Summer in the Pakistani city of Jacobabad brings its nearly 200,000 residents on a war footing every year.
Amid unannounced bouts of power cuts, the temperature soars to 49 degrees Celsius or 120 degrees Fahrenheit. The city is the world’s hottest right now, and experts say the heat is testing human survival.
Haji Mashooq Kharani, a labourer at a rice mill, is among the city’s hundreds of working class who work outdoors to sustain themselves. “This heat is completely unbearable but we are labourers and we have no choice,” Kharani told VICE World News. He works around 14–15 hours every day, lugging sacks as heavy as 100 kilogram. He struggles to find shade or cold water to drink.
“This tormenting heat is a curse for us,” he added. “Workers here faint regularly because of the heat and, in some cases, they die.”
Over the last two months, heat waves across South Asia have been impacting roughly 99 million people, especially the region’s most vulnerable, triggering anxieties about the future. Experts say that the South Asian temperatures are exceeding “wet bulb temperatures,” in which the body stops sweating and starts heating up exponentially. This year, India touched its hottest March in 122 years, while the same month for Pakistan was the hottest in 60 years.
India and Pakistan have one of the world's largest labour force combined, all of whom work outdoors despite the heat. Narinder Nanu / AFP
In the past, Pakistan’s annual heatwave had killed hundreds in Karachi, which is in the same province as Jacobabad. Colonel Ahmed Soomro, a resident of Jacobabad and the district head of the nonprofit Public Primary Healthcare Institute, told VICE World News that every summer, many people – especially the poor – fall sick and die from the heat. “[Right now], there are many heat strokes happening in the area.”
In India, where temperatures reached 47 degrees Celsius or 116 degrees Fahrenheit, at least 25 people have died since March due to suspected heat-related illnesses. Similar data from Pakistan is currently unavailable. But as the human cost of the unprecedented heat waves unfolds, experts are linking the phenomenon to global warming.
Roxy Mathew Koll, a climate scientist at the Indian Institute of Tropical Meteorology, is among many experts who are calling attention to the devastating impacts of human-made carbon emissions on developing countries. Studies show how global south economies bear the disproportionate brunt of carbon emissions that come mostly from the world’s richest countries. And in these countries, the vulnerable populations face the worst.
In India’s capital New Delhi, parts of India’s longest tributary river, Yamuna, dried up, revealing garbage and cracked surface early this week. People living along the banks told VICE World News that they’re worried about the coming days. “For the last two months, we’ve not had running water and electricity too. How do we cope with the heat?” one of them said on condition of anonymity for they fear reprisal from authorities. “We have to walk miles to fetch water for basic needs such as bathing and cooking.”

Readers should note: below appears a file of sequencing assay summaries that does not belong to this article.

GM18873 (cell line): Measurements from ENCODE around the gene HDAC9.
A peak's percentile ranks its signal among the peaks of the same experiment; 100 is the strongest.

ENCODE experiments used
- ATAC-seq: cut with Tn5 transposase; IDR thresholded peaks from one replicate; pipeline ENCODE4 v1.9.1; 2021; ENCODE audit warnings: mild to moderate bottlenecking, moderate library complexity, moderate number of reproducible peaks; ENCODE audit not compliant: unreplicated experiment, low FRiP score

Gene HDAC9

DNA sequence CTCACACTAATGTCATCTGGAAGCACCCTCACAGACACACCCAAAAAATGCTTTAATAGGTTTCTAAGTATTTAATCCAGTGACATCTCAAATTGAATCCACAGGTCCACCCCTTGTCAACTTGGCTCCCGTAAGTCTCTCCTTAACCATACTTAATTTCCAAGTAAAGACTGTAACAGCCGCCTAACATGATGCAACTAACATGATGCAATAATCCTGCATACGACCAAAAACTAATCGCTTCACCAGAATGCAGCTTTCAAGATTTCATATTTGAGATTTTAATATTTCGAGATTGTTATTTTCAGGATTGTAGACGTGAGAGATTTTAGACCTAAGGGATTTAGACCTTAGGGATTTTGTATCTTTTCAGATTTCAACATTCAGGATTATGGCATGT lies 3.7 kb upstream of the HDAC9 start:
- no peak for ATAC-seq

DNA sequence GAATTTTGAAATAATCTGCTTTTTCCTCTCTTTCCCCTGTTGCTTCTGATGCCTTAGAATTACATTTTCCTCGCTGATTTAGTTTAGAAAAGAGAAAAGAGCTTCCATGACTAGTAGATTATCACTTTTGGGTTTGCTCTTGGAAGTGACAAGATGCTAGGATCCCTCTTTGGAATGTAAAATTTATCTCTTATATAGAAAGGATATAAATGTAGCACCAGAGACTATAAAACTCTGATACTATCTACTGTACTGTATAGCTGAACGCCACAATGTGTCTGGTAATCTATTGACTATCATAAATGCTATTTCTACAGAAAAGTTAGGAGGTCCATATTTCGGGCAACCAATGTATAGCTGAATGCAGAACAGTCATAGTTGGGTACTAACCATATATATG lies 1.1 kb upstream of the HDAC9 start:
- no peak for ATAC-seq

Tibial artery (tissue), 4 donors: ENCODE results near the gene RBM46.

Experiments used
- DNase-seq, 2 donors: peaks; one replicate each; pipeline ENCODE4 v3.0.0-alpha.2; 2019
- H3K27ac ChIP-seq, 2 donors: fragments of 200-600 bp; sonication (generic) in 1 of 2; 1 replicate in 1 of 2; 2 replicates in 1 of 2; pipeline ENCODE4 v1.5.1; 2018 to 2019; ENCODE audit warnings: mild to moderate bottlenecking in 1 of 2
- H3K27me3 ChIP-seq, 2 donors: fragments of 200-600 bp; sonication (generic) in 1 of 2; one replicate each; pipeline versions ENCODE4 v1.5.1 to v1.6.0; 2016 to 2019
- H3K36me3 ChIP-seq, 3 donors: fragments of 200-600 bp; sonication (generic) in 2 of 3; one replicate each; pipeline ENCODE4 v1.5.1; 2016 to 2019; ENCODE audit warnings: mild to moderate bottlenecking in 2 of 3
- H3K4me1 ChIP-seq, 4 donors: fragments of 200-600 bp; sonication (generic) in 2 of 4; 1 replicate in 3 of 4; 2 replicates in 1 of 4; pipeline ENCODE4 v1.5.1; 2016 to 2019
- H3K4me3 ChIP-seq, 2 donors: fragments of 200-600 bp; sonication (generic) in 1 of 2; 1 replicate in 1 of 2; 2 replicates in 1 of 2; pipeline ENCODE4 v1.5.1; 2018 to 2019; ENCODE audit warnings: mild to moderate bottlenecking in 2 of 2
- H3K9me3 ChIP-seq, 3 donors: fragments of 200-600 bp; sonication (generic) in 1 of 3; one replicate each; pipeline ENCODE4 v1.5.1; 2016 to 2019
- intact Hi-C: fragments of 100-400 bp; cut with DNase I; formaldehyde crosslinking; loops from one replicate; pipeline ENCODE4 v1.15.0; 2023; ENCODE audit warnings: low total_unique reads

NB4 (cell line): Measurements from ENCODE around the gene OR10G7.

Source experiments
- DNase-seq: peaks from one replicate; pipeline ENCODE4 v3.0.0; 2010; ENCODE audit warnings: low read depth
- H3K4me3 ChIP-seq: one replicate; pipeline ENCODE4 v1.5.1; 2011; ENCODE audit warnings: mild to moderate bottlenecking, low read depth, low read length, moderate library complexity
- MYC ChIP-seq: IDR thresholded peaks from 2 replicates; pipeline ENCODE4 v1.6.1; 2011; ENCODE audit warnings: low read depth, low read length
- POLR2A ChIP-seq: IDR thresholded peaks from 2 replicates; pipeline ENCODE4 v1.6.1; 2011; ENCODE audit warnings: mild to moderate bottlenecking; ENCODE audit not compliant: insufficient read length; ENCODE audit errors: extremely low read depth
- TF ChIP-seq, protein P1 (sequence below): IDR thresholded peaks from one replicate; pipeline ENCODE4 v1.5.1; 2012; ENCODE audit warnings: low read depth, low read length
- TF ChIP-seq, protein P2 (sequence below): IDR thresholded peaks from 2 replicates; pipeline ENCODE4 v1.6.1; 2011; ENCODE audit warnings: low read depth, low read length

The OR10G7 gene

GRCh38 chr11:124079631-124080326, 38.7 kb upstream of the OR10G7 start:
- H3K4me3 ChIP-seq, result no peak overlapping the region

Soomro in Pakistan’s Jacobabad agreed about the lack of heat-related surveillance. “Many of [heat-related] deaths are not registered. Cause of deaths are not properly attributed to heat stroke due to which the data is inaccurate,” said Soomro.
Together, India and Pakistan have a labour force of nearly 600 million, all of whom are in constant danger from the heat, which is then compounded by government negligence. Koll said the heat waves reduce performance at work and increase the risk of heat-related illness. “A decline of 30–40 percent in the work performance is projected over India by the end of the century due to the elevated heat stress levels,” he said.
Data shows that winters in India have become warmer, while summer - and spring - heat has increased. Infographics courtesy: Statista
Soomro said that many people aren’t aware of their basic rights when it comes to getting relief from the heat. “And if they do become cognizant of them, our government officials simply don’t have the capacity to address their needs because of politics, corruption, bribes and nepotism,” he said.
Despite constant international attention on Jacobabad’s searing heat, a 2021 Amnesty report states that the Pakistani government’s environmental policies and reforestation projects failed to reach the city’s people.
“The city’s inhabitants and their way of life is dominated by attempts to escape the heat,” the report said. “There has been significant deforestation in previous years. While official data is not available on Jacobabad specifically, the World Wide Fund for Nature estimates only 5.7 percent of Pakistan’s land to be under forest cover.”
Soomro said that as the population increases, the pressure on electricity is growing too, leading to loadshedding. India, too, reported nationwide power cuts during the heatwave.
People cool off using water leaking from a supply pipeline in Islamabad, Pakistan. Photo: Farooq Naeem / AFP
The story of negligence and corruption is present in India too. The Indian government is known to approve projects that flout environmental laws, and it allows mining and development activities in crucial forested regions.
“One of the impacts of that extreme heat is the demand for more electricity and fossil fuels [for air conditioning], leading to more emissions,” warned Koll. “This can be a vicious cycle as temperatures go further up.”
In the meantime, South Asians like Kharani bear witness to this apocalyptic heat as he toils in temperatures reaching nearly 50 degrees Celsius. “Human beings cannot bear [this heat] but because of God’s will, we are obliged to live in these conditions,” he said. “We have to work despite it for our survival, to feed our kids.”
Additional reporting from Delhi by Jaishree Kumar.